Puerto Rican Farmers and Relief Volunteers Take a Moment to Celebrate


Months after Hurricane Maria, the fight to get small producers back on their feet still feels overwhelming and brutal. On January 30, a fundraising push offered small glimpses of hope.


City Winery's Michael Dorf and a dozen sound and production pros from each of the country’s half-dozen locations are shin-deep in muck on a mountainside clearing surrounded by snapped and broken trees. Slapping at mosquitos and unraveling extension cords, they are attempting a Fitzcarraldan task: to build a stage in a storm-ravaged jungle. In four hours, 200-some Puerto Rican farmers and stateside volunteers will descend on this farm in Patillas to devour a multicourse, locally sourced, fundraising feast; drain 15 cases of City Winery pinot, syrah and chardonnay; and dance to the sounds of salsa legend Johnny Rodriguez and his All-Stars.

This is Puerto Rico in late January, months after Hurricane Maria, and Dorf and 125 of his employees at City Winery are helping to pioneer a new project in voluntourism. City Winery crews are working at five farms throughout the island, pulling fallen trees off shade-grown coffee bushes; replanting onion, eggplant and tomato fields; and hauling out debris from shattered buildings. It is phase two of Camille Collazo’s plan to get Puerto Rico’s small producers back on their feet. What she thinks they need most now is free labor.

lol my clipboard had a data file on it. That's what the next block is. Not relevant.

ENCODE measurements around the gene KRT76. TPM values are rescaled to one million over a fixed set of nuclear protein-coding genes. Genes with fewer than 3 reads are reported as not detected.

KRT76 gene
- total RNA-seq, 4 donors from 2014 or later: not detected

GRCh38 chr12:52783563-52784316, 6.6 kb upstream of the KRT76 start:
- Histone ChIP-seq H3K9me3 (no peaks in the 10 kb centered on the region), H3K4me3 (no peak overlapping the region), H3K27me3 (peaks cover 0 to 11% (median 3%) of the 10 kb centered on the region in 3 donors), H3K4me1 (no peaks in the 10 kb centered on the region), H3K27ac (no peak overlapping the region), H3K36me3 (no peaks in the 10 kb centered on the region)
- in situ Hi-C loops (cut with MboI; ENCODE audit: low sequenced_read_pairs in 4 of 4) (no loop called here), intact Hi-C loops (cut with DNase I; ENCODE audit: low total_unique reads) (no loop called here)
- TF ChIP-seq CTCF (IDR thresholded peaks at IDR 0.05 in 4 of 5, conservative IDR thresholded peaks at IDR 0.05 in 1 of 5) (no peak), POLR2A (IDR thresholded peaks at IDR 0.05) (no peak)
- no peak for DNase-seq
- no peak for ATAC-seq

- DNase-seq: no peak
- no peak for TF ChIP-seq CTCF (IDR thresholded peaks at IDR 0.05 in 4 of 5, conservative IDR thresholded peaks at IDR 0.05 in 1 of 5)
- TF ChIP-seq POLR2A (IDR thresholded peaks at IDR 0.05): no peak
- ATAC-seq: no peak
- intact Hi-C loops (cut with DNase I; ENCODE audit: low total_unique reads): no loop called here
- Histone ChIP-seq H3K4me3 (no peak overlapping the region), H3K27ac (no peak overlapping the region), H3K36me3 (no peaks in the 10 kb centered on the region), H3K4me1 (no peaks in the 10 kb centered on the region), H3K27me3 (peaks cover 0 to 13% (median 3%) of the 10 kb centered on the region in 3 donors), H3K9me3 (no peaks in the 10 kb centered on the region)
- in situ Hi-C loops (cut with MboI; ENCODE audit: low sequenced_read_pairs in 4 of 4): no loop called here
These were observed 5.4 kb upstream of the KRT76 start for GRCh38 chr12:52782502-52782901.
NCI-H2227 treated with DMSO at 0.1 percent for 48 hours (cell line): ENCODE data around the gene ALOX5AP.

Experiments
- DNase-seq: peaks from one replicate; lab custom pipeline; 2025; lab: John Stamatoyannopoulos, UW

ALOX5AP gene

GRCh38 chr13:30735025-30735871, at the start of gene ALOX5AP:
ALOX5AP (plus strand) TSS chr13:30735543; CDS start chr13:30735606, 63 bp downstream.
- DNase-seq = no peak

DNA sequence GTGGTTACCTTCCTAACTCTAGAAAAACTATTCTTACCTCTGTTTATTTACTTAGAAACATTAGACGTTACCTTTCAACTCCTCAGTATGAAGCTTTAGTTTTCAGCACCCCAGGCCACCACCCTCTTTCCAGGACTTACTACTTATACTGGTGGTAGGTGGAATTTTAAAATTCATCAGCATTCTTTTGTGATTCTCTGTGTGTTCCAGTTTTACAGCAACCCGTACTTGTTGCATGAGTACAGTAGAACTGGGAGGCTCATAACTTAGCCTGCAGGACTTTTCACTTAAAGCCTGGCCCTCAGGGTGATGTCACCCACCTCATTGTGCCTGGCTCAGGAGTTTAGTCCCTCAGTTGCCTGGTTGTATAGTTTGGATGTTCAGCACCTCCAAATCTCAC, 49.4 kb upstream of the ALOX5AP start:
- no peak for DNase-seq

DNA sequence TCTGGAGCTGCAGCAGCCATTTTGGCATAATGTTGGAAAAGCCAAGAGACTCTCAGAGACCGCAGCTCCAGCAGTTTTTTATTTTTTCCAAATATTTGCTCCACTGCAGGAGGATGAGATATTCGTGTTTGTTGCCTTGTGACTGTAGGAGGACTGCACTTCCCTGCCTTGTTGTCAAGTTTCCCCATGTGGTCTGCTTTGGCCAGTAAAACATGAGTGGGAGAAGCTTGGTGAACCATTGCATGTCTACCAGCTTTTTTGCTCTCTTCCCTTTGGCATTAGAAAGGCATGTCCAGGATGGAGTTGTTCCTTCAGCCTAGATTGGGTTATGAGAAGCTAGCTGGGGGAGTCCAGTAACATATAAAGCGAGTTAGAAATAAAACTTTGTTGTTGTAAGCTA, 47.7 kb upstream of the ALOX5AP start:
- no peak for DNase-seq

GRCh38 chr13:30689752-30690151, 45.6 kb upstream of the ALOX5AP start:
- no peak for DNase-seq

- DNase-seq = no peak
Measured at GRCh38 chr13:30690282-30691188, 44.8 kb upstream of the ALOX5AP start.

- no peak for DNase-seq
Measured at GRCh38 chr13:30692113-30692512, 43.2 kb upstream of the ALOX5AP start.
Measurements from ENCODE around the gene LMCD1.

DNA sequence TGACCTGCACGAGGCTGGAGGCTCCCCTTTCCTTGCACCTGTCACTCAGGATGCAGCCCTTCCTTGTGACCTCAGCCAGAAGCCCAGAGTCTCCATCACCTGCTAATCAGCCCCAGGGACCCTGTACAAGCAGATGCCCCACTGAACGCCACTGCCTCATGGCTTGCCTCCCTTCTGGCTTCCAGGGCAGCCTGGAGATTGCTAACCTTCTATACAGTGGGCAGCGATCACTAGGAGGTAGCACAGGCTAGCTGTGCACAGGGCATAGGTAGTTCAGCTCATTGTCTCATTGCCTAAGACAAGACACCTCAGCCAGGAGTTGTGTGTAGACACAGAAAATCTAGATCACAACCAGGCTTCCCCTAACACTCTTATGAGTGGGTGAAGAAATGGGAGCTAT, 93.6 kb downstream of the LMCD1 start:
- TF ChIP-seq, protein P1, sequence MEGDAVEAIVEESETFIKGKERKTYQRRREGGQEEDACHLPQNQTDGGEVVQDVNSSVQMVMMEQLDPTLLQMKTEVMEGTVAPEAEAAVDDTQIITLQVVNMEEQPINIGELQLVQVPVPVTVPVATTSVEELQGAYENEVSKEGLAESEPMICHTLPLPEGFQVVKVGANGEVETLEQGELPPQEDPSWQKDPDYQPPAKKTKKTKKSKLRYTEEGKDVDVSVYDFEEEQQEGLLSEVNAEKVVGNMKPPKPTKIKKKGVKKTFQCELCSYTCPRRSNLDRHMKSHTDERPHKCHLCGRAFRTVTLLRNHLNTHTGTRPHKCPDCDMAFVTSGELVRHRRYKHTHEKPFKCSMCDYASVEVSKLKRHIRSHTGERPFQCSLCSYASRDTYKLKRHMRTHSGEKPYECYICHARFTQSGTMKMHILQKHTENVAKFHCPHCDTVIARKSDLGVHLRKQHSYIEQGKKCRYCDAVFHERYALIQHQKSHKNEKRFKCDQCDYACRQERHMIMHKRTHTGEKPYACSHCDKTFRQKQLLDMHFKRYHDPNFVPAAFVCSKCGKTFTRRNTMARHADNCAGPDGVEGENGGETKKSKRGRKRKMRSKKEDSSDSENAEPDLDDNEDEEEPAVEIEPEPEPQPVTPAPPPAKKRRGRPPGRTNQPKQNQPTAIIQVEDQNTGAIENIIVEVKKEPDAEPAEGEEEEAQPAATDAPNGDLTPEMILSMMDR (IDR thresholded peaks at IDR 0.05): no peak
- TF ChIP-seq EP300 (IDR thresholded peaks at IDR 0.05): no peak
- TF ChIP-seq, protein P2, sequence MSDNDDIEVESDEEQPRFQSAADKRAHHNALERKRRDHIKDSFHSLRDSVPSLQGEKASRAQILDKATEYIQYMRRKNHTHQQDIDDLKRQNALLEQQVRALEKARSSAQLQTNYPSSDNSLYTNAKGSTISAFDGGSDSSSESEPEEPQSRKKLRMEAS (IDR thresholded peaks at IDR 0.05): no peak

That squash grows well on Puerto Rico. Vallejo has been sautéing a dice of it to serve with the fricassee for lunch. Later on, when Vallejo’s friend Karla Zobeida Torres arrives from Cayey, where she’s cooking avocado salad and chicken tika masala for volunteers working at two farms there, Vallejo will help her chop tarragon, dill and fennel for a chayote “ceviche” to be rolled in lettuce and doused with peanut-coconut vinaigrette as an appetizer at the dinner. Torres’ own Cayey restaurant, TeTas La Cocina, was leveled by the storm, along with her new house. She has no idea when she’ll have electricity and water again, but she’s been cooking on the weekends over an open fire because people up in the mountains near her restaurant need a decent meal.